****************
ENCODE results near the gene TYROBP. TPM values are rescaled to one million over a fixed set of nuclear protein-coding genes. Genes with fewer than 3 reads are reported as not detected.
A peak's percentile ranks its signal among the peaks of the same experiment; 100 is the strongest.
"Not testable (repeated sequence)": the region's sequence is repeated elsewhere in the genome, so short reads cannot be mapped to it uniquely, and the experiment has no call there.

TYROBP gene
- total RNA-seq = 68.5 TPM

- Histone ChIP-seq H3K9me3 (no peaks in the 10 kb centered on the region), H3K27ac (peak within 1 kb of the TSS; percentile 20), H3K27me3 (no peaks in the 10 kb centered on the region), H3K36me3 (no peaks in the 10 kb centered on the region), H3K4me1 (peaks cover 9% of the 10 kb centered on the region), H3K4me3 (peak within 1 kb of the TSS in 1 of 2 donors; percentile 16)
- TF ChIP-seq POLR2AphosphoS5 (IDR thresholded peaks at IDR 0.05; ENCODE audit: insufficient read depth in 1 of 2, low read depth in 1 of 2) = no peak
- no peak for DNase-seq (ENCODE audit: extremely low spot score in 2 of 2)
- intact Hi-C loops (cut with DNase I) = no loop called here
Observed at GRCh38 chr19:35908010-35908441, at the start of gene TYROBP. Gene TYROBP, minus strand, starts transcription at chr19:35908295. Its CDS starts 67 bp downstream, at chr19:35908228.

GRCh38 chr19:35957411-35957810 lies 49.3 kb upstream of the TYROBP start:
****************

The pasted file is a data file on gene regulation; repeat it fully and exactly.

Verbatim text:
ENCODE results near the gene TYROBP. TPM values are rescaled to one million over a fixed set of nuclear protein-coding genes. Genes with fewer than 3 reads are reported as not detected.
A peak's percentile ranks its signal among the peaks of the same experiment; 100 is the strongest.
"Not testable (repeated sequence)": the region's sequence is repeated elsewhere in the genome, so short reads cannot be mapped to it uniquely, and the experiment has no call there.

TYROBP gene
- total RNA-seq = 68.5 TPM

- Histone ChIP-seq H3K9me3 (no peaks in the 10 kb centered on the region), H3K27ac (peak within 1 kb of the TSS; percentile 20), H3K27me3 (no peaks in the 10 kb centered on the region), H3K36me3 (no peaks in the 10 kb centered on the region), H3K4me1 (peaks cover 9% of the 10 kb centered on the region), H3K4me3 (peak within 1 kb of the TSS in 1 of 2 donors; percentile 16)
- TF ChIP-seq POLR2AphosphoS5 (IDR thresholded peaks at IDR 0.05; ENCODE audit: insufficient read depth in 1 of 2, low read depth in 1 of 2) = no peak
- no peak for DNase-seq (ENCODE audit: extremely low spot score in 2 of 2)
- intact Hi-C loops (cut with DNase I) = no loop called here
Observed at GRCh38 chr19:35908010-35908441, at the start of gene TYROBP. Gene TYROBP, minus strand, starts transcription at chr19:35908295. Its CDS starts 67 bp downstream, at chr19:35908228.

GRCh38 chr19:35957411-35957810 lies 49.3 kb upstream of the TYROBP start: